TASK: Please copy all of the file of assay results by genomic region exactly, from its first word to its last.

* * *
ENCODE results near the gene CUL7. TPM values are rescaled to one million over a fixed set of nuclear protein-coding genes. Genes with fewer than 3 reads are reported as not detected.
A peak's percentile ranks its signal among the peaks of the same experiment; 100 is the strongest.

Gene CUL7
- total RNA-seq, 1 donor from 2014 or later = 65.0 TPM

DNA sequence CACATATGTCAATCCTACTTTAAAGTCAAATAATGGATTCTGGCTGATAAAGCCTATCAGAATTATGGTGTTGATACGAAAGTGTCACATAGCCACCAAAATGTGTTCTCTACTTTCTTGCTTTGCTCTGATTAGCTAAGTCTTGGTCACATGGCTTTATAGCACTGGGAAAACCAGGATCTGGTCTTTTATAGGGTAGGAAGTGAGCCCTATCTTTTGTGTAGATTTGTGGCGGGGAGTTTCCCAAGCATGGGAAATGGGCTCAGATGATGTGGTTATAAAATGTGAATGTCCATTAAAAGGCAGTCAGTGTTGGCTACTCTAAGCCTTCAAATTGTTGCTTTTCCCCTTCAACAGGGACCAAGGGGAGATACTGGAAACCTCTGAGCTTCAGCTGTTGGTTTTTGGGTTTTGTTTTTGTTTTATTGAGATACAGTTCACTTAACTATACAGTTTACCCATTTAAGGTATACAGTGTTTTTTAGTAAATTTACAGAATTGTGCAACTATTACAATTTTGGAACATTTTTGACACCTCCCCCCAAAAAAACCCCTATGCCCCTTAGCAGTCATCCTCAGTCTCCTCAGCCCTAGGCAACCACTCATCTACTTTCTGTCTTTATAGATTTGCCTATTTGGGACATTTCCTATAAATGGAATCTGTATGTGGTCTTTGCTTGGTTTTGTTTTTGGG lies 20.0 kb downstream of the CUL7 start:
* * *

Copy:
ENCODE results near the gene CUL7. TPM values are rescaled to one million over a fixed set of nuclear protein-coding genes. Genes with fewer than 3 reads are reported as not detected.
A peak's percentile ranks its signal among the peaks of the same experiment; 100 is the strongest.

Gene CUL7
- total RNA-seq, 1 donor from 2014 or later = 65.0 TPM

DNA sequence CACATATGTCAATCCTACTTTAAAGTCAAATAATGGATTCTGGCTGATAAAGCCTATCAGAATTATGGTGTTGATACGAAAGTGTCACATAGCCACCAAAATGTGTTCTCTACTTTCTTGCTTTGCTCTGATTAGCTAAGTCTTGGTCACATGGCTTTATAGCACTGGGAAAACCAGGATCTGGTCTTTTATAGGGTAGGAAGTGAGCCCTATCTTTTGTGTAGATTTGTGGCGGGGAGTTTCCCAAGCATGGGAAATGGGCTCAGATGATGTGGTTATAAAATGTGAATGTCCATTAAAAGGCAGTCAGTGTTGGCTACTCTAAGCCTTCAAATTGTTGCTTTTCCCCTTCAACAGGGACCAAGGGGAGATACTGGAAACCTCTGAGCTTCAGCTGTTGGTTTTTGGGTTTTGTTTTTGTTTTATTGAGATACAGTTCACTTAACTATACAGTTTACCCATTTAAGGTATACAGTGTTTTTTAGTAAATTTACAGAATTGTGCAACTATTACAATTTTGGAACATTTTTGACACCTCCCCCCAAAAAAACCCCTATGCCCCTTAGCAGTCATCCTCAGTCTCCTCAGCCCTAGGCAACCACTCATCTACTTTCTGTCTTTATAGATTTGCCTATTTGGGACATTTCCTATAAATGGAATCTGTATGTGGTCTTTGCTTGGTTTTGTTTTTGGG lies 20.0 kb downstream of the CUL7 start: